Good intentions & indolent portfolio management lead to legacy quicksand

The downward spiral (driven by budgeting, risk-aversion, and ROI-think) that make legacy IT bloom like algae in a stagnant creek, from Chris Tofts:

With a limited budget for maintenance or improvement, how will it be allocated to the various systems managed by IT? Remember that in having to justify the spend at all, the primary need is to demonstrate business impact and – equally – guarantee that there is no risk to continued operations.

Inevitably, depending on organisational perspective, there are essentially three underlying approaches. First, maximise the number of systems that have been updated: demonstrate lots of work has taken place. Next, minimise the risk that any update will fail: have no impact on the ongoing organisation. Finally, maximise the apparent impact on the direct customers for IT systems – improve the immediate return to the business.

If the organisation maximises the number of systems updated then the clear imperative is to choose systems that are easy (cheap) to update. The systems that are cheap to update are invariably the ones with the least difference between in-use and current. In other words, the systems that were updated during the last round of updates. So the organisation will choose to improve those systems just beyond some minimum obsolescence criteria and until all of the budget is spent.

And then, you get bi-modal infrastructure:

It’s hard to say what the fix is beyond “don’t do that.” Perhaps a good rule of thumb is to attack the hard, risky stuff first.

Getting The Business to pay attention to legacy like they do cash-losses is also an interesting gambit:

As boring as it sounds, if organisations had to carry technical debt on their books – just like they carry the value of their brand on their assets – then, finally, they might understand both their exposure and necessary spend on their critical IT assets.

Link

The coming billions in updating bank’s COBOL stacks

Commonwealth Bank of Australia, for instance, replaced its core banking platform in 2012 with the help of Accenture and software company SAP SE. The job ultimately took five years and cost more than 1 billion Australian dollars ($749.9 million).

Being conservative, multiply $500m across the top 20 banks, and you’ve got $10bn, using $749.8m directly, you get much closer to $15bn.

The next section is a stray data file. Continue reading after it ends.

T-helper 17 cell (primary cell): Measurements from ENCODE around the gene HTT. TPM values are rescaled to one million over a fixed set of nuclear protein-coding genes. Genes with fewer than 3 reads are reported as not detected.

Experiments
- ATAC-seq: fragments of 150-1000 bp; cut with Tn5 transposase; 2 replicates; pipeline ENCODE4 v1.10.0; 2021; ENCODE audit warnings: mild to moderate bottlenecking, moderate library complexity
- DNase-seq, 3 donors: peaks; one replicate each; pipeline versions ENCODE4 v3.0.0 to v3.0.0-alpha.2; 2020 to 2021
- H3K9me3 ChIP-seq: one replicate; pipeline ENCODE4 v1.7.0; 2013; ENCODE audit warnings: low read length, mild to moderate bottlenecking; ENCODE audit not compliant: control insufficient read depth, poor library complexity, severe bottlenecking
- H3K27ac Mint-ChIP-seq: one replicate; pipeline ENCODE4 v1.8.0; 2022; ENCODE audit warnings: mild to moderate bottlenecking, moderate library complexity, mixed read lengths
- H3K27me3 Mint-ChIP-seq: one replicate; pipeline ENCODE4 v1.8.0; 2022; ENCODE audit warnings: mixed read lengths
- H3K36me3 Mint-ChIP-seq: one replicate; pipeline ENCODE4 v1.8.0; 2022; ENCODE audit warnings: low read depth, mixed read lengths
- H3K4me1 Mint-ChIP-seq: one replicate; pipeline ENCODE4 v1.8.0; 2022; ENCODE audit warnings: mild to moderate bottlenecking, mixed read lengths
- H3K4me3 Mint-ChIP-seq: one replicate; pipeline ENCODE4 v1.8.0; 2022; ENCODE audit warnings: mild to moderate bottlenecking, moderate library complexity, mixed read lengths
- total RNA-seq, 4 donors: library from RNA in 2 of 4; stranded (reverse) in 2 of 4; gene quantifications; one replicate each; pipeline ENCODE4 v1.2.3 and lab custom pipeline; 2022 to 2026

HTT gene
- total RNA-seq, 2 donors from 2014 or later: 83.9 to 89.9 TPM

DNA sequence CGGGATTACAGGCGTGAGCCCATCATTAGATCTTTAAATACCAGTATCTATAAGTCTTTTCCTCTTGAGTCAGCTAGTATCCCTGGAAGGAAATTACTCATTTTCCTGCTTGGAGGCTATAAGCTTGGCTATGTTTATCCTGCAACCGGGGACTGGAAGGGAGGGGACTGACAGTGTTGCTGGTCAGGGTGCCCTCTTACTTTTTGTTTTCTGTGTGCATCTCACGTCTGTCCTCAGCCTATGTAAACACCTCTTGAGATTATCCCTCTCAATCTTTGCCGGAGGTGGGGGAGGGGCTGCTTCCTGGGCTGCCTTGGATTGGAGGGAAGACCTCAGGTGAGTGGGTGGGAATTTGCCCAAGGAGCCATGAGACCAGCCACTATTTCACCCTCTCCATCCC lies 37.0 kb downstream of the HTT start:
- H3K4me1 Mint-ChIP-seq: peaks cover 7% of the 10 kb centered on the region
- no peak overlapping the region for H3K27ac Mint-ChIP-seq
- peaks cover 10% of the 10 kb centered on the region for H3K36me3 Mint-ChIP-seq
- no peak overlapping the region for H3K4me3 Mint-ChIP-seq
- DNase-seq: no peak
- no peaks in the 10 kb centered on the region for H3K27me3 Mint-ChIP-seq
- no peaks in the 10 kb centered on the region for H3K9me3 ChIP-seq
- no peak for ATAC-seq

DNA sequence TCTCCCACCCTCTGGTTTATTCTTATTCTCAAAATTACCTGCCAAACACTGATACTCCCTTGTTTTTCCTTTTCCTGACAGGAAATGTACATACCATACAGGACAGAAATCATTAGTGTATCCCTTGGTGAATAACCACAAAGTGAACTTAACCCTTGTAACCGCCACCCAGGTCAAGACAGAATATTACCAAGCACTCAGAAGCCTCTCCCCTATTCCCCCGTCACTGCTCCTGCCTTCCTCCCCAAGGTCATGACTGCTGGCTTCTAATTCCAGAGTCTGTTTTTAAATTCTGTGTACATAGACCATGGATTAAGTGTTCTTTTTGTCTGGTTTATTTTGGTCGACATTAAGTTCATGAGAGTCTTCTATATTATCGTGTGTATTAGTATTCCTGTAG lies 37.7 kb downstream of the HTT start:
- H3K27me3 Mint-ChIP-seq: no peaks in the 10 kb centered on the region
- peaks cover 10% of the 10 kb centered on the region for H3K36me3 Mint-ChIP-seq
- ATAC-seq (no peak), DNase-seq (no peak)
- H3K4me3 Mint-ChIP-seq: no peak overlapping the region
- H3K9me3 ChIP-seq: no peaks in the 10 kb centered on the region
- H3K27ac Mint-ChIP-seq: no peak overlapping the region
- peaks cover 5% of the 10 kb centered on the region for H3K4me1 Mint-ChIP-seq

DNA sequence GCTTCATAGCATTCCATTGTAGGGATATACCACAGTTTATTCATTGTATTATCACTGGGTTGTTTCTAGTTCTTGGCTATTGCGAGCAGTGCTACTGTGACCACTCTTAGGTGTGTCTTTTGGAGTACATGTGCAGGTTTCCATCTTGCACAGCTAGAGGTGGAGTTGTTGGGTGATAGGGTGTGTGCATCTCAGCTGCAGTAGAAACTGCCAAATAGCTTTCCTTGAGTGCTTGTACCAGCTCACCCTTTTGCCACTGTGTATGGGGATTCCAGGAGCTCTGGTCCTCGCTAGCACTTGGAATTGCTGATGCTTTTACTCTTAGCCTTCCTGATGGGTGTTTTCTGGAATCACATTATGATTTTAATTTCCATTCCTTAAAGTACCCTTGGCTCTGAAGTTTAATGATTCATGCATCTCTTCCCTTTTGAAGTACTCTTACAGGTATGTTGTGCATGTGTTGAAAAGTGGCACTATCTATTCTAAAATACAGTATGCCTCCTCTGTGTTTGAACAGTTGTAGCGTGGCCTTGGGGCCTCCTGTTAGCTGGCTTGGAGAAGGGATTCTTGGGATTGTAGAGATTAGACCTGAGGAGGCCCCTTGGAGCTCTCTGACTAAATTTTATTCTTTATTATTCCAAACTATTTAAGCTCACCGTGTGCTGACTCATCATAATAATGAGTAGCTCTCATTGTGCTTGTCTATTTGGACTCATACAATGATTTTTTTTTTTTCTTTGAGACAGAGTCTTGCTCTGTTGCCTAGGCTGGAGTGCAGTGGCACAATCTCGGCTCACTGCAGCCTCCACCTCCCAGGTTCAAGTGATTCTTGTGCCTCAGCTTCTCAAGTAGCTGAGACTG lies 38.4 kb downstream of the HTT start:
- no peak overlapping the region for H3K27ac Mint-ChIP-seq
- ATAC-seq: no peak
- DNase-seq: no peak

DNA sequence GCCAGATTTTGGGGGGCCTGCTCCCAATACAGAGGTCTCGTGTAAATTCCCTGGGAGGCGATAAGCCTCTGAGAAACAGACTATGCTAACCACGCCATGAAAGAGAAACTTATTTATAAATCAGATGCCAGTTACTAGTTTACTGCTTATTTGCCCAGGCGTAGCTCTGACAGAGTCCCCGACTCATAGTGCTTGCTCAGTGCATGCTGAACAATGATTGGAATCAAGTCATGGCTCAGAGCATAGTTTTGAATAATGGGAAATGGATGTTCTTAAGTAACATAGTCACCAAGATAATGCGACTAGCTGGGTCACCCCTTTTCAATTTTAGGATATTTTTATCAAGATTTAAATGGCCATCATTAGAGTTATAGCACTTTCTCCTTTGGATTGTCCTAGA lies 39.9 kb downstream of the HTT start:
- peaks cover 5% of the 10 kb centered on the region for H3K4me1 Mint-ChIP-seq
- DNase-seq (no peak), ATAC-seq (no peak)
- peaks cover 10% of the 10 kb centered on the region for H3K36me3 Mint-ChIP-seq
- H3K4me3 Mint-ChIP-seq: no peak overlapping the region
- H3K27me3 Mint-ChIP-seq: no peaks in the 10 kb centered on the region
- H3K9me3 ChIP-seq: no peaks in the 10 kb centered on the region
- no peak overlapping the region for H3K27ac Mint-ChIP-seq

Better start planning.

Source: Banks scramble to fix old systems as IT ‘cowboys’ ride into sunset

HPE Software sold for $8.8bn, to Micro Focus

While HPE is getting $2.5bn in cash, the whole deal value is more like $8.8bn, the non-cash being stock. More details:

The Numbers

  • “Under the deal, HP Enterprise shareholders are expected to end up with Micro Focus shares currently valued at about $6.3 billion. Micro Focus will pay HP Enterprise $2.5 billion in cash.” (WSJ)
  • There’s about 12,000 people in HPE Software. (WSJ)
  • HPE Software revenue: “HPE’s software unit generated $3.6 billion in net revenue in 2015, down from $3.9 billion in 2014.”
  • Put another way, from TBR: “2Q16 software revenue [had a] decline of 18% year-to-year, driven down by a license revenue decline of 28% year-to-year.”
  • HPE has been divesting a lot, getting a hoard of cash: “In earlier transactions, HP Enterprise in May completed a $2.3 billion deal in China to sell a 51% stake in a venture there called H3C that sells networking, server and storage hardware and related services. Later the same month, HP Enterprise announced a deal to spin off a computer services business that employs about 100,000 people—two-thirds of the company’s total head count—and merge it with operations of Computer Sciences Corp.”
  • Also: “The company sold at least 84 percent of its 60.5 percent stake in Indian IT services provider Mphasis Ltd to Blackstone Group for $1.1 billion in April.”

What now for HPE?

Continue reading HPE Software sold for $8.8bn, to Micro Focus

Working with legacy applications, systems, and portfolios

Elisabeth Greenbaum Kasson asked me recently for advice on working with legacy applications. Check out her piece on it. Here’s the full reply I sent to her in email:


Her topics: